A CDE Definition
(Expanded Memory Manager) Starting with 386-based PCs, an EMM is software that converts extended memory (beyond one megabyte) into EMS memory, the first technique used to increase memory in the PC. In the very first PCs (XTs and ATs), EMS was provided by plugging in EMS boards. See EMS.
(1) (Electronic Message Service) The part of the radio spectrum assigned to electronic messaging over digital satellite circuits.
(2) (Electronics Manufacturing Services) A company that makes electronic devices for other companies. See contract manufacturer.
(3) (Enterprise Messaging Server) Original name for Microsoft's Exchange Server. See Microsoft Exchange.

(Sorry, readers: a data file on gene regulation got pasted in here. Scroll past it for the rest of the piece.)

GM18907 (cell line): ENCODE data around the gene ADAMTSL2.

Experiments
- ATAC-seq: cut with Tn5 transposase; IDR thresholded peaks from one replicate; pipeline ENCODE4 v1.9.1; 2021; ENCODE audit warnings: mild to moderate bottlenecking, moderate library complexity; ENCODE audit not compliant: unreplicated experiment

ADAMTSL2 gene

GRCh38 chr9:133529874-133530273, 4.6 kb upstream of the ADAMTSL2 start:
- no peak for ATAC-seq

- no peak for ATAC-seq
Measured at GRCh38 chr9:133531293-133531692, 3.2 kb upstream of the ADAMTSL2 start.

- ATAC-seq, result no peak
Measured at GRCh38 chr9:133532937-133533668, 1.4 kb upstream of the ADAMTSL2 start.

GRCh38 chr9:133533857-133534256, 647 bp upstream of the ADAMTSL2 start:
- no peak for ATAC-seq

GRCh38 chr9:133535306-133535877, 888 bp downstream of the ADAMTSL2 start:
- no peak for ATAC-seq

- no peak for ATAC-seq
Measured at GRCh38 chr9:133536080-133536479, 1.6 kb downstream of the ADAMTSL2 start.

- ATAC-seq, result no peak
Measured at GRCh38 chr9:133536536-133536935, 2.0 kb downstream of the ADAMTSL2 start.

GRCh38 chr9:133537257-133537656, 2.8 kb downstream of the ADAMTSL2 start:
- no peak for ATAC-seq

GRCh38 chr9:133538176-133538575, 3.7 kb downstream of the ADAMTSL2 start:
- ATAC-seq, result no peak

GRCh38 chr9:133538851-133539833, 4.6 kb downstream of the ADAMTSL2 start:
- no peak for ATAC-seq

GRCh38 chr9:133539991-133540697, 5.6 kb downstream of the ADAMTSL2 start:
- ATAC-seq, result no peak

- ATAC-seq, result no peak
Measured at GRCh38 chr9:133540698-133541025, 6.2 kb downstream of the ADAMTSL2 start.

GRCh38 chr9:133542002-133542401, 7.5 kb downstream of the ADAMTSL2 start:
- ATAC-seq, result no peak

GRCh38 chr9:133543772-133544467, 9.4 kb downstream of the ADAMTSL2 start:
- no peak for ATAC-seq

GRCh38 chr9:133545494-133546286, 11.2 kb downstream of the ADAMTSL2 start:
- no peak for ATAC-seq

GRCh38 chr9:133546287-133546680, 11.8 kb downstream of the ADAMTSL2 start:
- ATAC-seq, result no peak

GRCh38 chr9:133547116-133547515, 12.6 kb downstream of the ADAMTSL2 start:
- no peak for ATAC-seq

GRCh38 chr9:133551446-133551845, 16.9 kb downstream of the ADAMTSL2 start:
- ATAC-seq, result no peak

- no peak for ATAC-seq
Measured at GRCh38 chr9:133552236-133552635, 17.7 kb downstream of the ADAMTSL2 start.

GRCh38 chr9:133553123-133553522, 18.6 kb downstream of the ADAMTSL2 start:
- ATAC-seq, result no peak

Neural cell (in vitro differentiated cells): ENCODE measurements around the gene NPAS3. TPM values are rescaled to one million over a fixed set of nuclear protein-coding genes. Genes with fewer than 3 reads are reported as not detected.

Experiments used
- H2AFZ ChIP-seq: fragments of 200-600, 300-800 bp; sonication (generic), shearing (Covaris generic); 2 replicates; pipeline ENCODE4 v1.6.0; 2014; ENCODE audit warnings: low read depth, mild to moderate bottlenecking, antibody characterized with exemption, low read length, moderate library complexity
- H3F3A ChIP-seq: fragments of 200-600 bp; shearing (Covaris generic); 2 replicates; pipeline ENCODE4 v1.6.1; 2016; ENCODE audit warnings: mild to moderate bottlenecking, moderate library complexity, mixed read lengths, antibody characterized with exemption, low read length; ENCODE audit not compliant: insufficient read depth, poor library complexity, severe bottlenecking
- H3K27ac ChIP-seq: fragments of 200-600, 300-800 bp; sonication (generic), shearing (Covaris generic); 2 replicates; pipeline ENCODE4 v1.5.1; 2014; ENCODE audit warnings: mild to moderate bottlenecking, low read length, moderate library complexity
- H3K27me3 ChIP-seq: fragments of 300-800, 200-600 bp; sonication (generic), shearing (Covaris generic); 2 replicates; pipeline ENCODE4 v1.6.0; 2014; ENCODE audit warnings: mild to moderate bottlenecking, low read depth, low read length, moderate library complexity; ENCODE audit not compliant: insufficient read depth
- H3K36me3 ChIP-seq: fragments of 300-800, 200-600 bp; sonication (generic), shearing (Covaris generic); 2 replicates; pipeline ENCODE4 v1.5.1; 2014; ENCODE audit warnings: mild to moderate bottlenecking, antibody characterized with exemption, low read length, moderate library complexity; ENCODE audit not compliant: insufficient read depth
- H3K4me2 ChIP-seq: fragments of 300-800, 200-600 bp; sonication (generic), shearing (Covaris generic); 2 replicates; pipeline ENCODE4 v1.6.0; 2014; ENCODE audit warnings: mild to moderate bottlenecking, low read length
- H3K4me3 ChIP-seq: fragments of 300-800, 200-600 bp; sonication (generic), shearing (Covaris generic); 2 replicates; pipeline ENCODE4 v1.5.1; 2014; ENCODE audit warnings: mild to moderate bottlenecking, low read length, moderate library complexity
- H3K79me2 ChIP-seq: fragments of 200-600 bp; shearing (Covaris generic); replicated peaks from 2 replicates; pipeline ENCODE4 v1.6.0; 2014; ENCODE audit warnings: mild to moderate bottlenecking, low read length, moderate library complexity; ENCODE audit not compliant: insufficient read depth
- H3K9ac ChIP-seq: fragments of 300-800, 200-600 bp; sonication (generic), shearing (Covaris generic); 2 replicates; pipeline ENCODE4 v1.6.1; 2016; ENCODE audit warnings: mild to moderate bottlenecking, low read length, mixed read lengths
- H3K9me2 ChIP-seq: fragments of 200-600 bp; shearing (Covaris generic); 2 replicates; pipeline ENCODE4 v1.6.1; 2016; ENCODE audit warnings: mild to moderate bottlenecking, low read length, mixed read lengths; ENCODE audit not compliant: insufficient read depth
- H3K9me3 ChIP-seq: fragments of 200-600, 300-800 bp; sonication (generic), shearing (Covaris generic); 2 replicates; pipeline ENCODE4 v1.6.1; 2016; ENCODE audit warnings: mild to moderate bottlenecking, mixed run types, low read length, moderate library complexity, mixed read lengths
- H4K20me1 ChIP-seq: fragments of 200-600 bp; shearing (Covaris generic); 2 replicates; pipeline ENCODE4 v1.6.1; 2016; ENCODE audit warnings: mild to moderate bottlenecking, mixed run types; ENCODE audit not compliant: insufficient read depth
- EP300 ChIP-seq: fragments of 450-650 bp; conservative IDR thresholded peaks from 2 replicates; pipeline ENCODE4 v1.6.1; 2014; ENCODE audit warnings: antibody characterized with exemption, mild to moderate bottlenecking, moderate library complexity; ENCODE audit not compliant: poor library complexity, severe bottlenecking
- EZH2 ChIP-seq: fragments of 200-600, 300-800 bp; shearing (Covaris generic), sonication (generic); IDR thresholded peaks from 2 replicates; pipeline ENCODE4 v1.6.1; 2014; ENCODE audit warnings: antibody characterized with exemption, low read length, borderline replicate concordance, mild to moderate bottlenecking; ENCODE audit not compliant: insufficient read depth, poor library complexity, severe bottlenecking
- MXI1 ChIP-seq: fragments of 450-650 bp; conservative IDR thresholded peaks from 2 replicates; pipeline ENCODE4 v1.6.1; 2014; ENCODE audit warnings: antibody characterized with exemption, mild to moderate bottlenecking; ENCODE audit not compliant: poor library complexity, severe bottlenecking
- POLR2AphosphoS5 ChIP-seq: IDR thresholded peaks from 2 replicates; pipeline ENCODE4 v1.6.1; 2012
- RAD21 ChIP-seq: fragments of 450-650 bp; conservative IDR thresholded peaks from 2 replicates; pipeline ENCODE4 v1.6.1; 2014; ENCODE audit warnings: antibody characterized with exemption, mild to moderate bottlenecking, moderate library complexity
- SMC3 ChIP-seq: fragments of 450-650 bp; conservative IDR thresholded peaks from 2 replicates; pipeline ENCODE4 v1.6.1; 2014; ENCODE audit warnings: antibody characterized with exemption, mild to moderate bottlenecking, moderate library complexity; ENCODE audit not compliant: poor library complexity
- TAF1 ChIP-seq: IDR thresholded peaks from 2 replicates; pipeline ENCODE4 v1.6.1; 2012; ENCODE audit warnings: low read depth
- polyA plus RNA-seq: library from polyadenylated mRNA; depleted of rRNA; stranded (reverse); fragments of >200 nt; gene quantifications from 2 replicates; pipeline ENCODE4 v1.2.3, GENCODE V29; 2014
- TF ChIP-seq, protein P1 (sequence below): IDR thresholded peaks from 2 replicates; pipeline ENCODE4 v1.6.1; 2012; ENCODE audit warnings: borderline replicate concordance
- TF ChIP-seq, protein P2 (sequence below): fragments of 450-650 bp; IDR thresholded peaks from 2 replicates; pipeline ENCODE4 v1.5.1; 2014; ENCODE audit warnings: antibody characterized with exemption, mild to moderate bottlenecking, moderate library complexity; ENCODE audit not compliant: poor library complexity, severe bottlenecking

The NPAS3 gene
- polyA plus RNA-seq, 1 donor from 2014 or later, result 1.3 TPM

(4) (Enhanced Message Service) An extension to the SMS short message service for cellphones that allows for the transmission of formatted text, icons, animations and ringtones. Introduced in the summer of 2001 by Alcatel, Ericsson, Motorola and Siemens, it allows up to 17 SMS messages to be strung together. See SMS and MMS.
(5) The plural of "em space." See em.
(6) (Expanded Memory Specification) The first technique that allowed DOS to reach beyond one megabyte. It provided access to 32MB by bank switching through a 64KB page frame in the UMA. The application was either written for EMS (Lotus 1-2-3, AutoCAD, etc.) or was run with system software that supported it, such as DESQview. In XTs and ATs, EMS required a board and driver, but 386 PCs could create EMS memory from extended memory. See UMA and DESQview.
There was a lot of confusion over EMS. Not only did expanded memory (EMS) and extended memory sound alike, but you had to specify how much EMS you needed. When Windows came along, it managed all memory in the PC and allocated EMS automatically for old DOS applications that required it.
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